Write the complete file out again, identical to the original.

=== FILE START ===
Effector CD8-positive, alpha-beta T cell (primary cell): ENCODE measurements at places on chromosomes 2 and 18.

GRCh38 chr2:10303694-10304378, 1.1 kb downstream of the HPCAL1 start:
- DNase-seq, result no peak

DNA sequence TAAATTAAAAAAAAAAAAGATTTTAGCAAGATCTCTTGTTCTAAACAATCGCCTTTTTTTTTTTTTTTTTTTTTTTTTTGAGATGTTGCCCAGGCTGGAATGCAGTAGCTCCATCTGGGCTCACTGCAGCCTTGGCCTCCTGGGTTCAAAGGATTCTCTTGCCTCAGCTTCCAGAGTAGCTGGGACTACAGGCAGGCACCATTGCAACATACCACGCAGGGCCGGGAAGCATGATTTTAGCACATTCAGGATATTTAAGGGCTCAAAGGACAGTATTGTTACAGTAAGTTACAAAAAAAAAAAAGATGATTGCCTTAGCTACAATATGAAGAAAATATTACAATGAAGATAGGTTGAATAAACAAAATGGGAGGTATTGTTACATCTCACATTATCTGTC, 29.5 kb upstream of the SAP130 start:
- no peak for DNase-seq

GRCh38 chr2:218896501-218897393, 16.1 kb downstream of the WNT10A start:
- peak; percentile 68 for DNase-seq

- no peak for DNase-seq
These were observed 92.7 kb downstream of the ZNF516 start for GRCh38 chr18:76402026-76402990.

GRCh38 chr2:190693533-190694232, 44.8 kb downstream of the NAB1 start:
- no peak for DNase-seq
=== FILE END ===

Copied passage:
Effector CD8-positive, alpha-beta T cell (primary cell): ENCODE measurements at places on chromosomes 2 and 18.

GRCh38 chr2:10303694-10304378, 1.1 kb downstream of the HPCAL1 start:
- DNase-seq, result no peak

DNA sequence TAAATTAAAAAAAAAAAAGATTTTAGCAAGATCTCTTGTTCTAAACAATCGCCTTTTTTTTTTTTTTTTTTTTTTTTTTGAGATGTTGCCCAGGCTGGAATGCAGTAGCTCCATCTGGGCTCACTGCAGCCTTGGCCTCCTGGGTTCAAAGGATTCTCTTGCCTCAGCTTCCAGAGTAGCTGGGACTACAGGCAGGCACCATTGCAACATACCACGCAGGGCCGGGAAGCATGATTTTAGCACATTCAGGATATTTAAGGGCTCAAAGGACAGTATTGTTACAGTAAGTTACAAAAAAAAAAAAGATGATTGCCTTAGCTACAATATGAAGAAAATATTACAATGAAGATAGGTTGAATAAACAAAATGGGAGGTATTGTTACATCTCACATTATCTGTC, 29.5 kb upstream of the SAP130 start:
- no peak for DNase-seq

GRCh38 chr2:218896501-218897393, 16.1 kb downstream of the WNT10A start:
- peak; percentile 68 for DNase-seq

- no peak for DNase-seq
These were observed 92.7 kb downstream of the ZNF516 start for GRCh38 chr18:76402026-76402990.

GRCh38 chr2:190693533-190694232, 44.8 kb downstream of the NAB1 start:
- no peak for DNase-seq